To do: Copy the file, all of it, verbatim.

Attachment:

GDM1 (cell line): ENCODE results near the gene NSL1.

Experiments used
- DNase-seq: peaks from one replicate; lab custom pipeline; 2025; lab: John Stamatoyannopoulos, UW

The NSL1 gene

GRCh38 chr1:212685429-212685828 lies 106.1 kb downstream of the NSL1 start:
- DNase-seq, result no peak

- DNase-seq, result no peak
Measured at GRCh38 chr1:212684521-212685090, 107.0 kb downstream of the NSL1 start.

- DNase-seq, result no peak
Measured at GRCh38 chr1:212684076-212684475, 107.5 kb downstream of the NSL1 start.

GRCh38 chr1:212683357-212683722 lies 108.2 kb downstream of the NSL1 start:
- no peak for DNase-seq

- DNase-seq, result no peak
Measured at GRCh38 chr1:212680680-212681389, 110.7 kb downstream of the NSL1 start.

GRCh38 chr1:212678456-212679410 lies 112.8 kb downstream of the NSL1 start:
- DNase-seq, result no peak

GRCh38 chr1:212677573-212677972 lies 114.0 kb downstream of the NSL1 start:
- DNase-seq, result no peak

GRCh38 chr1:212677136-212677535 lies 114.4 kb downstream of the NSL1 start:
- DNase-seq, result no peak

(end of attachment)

GDM1 (cell line): ENCODE results near the gene NSL1.

Experiments used
- DNase-seq: peaks from one replicate; lab custom pipeline; 2025; lab: John Stamatoyannopoulos, UW

The NSL1 gene

GRCh38 chr1:212685429-212685828 lies 106.1 kb downstream of the NSL1 start:
- DNase-seq, result no peak

- DNase-seq, result no peak
Measured at GRCh38 chr1:212684521-212685090, 107.0 kb downstream of the NSL1 start.

- DNase-seq, result no peak
Measured at GRCh38 chr1:212684076-212684475, 107.5 kb downstream of the NSL1 start.

GRCh38 chr1:212683357-212683722 lies 108.2 kb downstream of the NSL1 start:
- no peak for DNase-seq

- DNase-seq, result no peak
Measured at GRCh38 chr1:212680680-212681389, 110.7 kb downstream of the NSL1 start.

GRCh38 chr1:212678456-212679410 lies 112.8 kb downstream of the NSL1 start:
- DNase-seq, result no peak

GRCh38 chr1:212677573-212677972 lies 114.0 kb downstream of the NSL1 start:
- DNase-seq, result no peak

GRCh38 chr1:212677136-212677535 lies 114.4 kb downstream of the NSL1 start:
- DNase-seq, result no peak